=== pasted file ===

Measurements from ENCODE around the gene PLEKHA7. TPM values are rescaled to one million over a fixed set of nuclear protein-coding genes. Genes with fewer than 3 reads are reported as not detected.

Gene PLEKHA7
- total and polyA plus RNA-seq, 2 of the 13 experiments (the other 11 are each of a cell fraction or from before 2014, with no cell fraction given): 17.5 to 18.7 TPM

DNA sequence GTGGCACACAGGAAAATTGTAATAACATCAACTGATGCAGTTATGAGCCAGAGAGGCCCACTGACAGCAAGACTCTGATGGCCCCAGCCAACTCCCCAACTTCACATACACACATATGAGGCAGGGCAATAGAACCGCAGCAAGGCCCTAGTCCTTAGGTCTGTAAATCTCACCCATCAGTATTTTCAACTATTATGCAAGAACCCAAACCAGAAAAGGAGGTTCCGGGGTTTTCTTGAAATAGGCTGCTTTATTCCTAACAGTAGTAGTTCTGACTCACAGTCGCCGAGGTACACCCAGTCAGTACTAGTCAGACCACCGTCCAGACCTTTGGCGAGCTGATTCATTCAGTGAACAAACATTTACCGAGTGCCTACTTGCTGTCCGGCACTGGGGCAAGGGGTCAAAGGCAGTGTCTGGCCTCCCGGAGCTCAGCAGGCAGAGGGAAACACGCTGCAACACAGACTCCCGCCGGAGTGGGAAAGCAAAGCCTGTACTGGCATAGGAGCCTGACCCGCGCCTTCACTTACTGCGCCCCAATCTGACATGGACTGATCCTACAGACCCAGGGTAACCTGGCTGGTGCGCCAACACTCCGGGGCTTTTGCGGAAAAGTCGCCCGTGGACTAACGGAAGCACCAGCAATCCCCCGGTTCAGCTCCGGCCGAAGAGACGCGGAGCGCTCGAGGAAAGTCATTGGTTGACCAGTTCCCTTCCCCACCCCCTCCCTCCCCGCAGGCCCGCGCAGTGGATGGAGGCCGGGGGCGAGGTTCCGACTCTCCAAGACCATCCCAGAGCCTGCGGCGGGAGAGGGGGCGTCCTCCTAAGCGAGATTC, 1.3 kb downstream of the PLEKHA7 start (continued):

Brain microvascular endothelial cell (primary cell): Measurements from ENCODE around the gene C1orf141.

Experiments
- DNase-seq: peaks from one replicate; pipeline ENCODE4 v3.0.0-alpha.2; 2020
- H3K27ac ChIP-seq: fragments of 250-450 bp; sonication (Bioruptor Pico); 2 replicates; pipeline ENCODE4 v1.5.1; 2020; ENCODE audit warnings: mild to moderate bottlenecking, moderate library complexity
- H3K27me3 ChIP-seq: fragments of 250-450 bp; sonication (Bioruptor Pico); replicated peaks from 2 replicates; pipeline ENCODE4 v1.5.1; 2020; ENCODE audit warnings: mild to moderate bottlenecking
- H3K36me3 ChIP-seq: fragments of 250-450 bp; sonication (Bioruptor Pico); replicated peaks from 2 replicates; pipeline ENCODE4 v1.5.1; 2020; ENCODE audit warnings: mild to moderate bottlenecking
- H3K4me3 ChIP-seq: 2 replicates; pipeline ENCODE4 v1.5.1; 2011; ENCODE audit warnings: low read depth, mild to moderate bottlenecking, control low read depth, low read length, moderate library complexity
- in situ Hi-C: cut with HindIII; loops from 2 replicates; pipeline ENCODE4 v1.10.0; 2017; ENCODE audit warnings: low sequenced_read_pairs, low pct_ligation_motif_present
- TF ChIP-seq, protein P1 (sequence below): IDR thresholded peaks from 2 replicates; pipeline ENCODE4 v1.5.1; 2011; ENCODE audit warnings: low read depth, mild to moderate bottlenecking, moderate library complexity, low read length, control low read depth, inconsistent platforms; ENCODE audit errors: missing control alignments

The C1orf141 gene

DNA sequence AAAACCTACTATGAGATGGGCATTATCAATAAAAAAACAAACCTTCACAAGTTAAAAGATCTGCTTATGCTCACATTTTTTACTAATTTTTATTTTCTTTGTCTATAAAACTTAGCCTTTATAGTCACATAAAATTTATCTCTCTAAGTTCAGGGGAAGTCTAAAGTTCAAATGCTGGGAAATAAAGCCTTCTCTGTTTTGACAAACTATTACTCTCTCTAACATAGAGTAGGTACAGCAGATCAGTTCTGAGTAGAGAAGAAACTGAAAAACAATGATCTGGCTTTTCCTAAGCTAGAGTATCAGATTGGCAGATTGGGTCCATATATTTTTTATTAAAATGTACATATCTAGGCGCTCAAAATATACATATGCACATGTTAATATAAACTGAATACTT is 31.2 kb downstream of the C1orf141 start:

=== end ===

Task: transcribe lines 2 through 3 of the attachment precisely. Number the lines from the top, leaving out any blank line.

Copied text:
Gene PLEKHA7
- total and polyA plus RNA-seq, 2 of the 13 experiments (the other 11 are each of a cell fraction or from before 2014, with no cell fraction given): 17.5 to 18.7 TPM